GLOOSCAP - Jordan Smith has an important role with a complicated title. She’s with the Mi’kmaq physical activity leadership program and is an active living coordinator or MPAL coordinator.
She’s essentially in charge of getting the community more physically active through sport and active living, but it also touches on the community’s rich culture and heritage as well.
It’s a role with funding split between the Mi’kmaq communities and the Province of Nova Scotia.
“The MPAL program has kind of grown into something that’s bigger than first anticipated,” she said.
“It was first envisioned about six years ago. It was in the municipalities before, and the concept was, the municipalities are serving the Mi’kmaq communities, so everything’s fine. But they found that they weren’t actually making those connections,” Smith continued.
“It was good in theory, but not in practice, so they started getting the MPAL (coordinators) into the Mi’kmaq communities,” she said. “That has worked out really well.”
Out of the 13 Mi’kmaq communities in Nova Scotia, 11 have MPAL coordinators, including Glooscap.
Smith said the MPAL coordinators go far beyond developing a community’s athletic abilities or skills.
She’s been doing it now for over three years.
“Active living is really our tool that we use, and through sports, as a way to build and enhance a community,” she said. “It’s more about having people coming together through physical activity to work towards a common goal.”
Smith is in constant contact with her fellow MPAL coordinators around the province, sharing strategies and connections with each other.
“My goal isn’t to just put on programming in the community, which leaves when I leave, it’s to get our community members trained as the yoga instructor, rather than hiring from outside,” she said. “We’re building that capacity from within.”
Introducing Team Kespukwitk
Smith was born and raised in the Annapolis Valley, living off reserve at the time, but proud of her roots and culture as a member of Glooscap.
She took kinesiology from Acadia University and worked for the previous MPAL coordinator before taking on the role herself.
“I grew up outdoors, that’s where my passion lies,” she said. “I played every sport under the moon when I was growing up.”
Some of the programs she’s promoted at Glooscap include archery, moose hunting, running, lacrosse, pow wow dancing and more.
One of the biggest things she plans for year-round is the Nova Scotia Mi’kmaq Summer Games.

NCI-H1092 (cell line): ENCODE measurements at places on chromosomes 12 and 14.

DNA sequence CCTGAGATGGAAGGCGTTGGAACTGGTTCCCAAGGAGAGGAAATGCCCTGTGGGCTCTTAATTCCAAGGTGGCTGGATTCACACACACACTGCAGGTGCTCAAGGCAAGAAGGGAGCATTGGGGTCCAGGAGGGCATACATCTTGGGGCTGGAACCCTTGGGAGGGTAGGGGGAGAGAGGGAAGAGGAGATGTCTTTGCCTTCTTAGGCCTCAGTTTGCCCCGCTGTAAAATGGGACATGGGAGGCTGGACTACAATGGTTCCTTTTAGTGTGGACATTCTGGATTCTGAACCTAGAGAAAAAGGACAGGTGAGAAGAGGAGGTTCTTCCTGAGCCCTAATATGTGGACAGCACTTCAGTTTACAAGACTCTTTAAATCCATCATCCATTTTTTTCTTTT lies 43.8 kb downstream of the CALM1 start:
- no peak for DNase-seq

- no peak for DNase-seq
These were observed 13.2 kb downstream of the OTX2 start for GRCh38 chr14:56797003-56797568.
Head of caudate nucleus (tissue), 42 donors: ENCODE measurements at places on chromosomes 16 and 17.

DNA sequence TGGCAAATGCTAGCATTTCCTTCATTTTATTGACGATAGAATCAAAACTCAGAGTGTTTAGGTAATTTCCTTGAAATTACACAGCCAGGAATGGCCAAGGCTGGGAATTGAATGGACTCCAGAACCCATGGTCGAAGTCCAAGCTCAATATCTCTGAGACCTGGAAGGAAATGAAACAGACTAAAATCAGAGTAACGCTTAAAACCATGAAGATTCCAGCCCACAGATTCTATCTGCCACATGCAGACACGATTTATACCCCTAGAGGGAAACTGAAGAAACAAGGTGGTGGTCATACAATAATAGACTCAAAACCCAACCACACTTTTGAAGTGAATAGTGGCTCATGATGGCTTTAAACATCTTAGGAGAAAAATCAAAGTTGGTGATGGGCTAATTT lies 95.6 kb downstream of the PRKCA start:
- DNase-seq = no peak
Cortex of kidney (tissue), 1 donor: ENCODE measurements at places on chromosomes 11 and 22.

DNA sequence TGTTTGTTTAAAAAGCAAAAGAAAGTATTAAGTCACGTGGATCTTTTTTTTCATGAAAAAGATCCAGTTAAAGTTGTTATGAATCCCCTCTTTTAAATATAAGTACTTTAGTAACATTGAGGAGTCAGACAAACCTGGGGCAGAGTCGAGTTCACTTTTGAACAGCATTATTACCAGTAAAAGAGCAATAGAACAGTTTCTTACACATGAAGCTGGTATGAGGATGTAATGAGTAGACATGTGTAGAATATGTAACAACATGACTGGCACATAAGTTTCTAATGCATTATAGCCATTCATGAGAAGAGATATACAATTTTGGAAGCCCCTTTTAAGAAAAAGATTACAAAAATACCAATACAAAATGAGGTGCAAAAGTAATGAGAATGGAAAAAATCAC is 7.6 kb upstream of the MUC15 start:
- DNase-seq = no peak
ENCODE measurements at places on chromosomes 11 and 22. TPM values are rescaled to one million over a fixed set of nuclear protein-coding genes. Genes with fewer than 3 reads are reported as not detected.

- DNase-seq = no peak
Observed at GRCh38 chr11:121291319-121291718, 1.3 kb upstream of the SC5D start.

“When I started this role, my chief came to me and said, ‘we’ve never had a community member participate in the Nova Scotia Mi’kmaq Summer Games, and I’d really like to see that happen,’ so I was like, ‘OK, I have to make sure this happens,” she said.
“Early on I recognized some of the barriers we had. It’s hosted in a different community each year, but often in Cape Breton, so the distance, off the bat, is a challenge,” Smith said.
“We also have a pretty small community, so putting together a baseball team, with only a couple hundred people is a lot more difficult than, say Eskasoni, which has 4,000 people living there,” she added.
Given that, she worked with three other First Nation communities including Acadia, Annapolis Valley, and Bear River to create Team Kespukwitk.
Kespukwitk is a Mi'kmaq word, selected by the four chiefs, which means “end of the land,” describing the geographical location within Mi'kmak'i.
It allows athletes from the four communities to pool their resources and work together. Since this happened, Glooscap and the other First Nations have all been able to send athletes to the summer games.
Team Kespukwik sent 35 athletes last year, with Glooscap sending nine. And it’s been increasing every year.
Smith has also facilitated the learn-to-run team program at Glooscap, which she started as a student before becoming the MPAL coordinator.
“We had three athletes in our first year, and we just finished our fifth with a five-kilometre race and we had 37 who came out for the run,” she said. “The youngest was 12 years old, who had driven from Paqtnkek First Nation, and my oldest was 87. That was really cool to see.”
Smith says helping coordinate these athletic opportunities is rewarding for all involved.
“Some people I work with still cringe when I call them athletes, but I remind them that’s what they are, setting goals and sticking with it,” she said.
One of those athletes Smith has helped to reach their potential is Jasmine Collins, who began exploring archery after Smith introduced the program in 2016.
Collins has since gone on to become an archery coach herself, participating in the Mi’kmaq Summer Games every year since.
“Jordan is a great asset to our community not only in her position as Mi’kmaq physical activity coordinator but also as a member of Glooscap First Nation,” Collins said. “She is energetic, enthusiastic and pours her heart into her job every day.”
Collins said Smith’s main focus is on the community youth and elders, but is also open to new ideas from others and learning how to engage all ages.
“She brings the energy to the programming and allows members to feel comfortable and at ease,” Collins said. “She allows her personality to shine through, which creates an atmosphere that is conducive to learning and having fun.”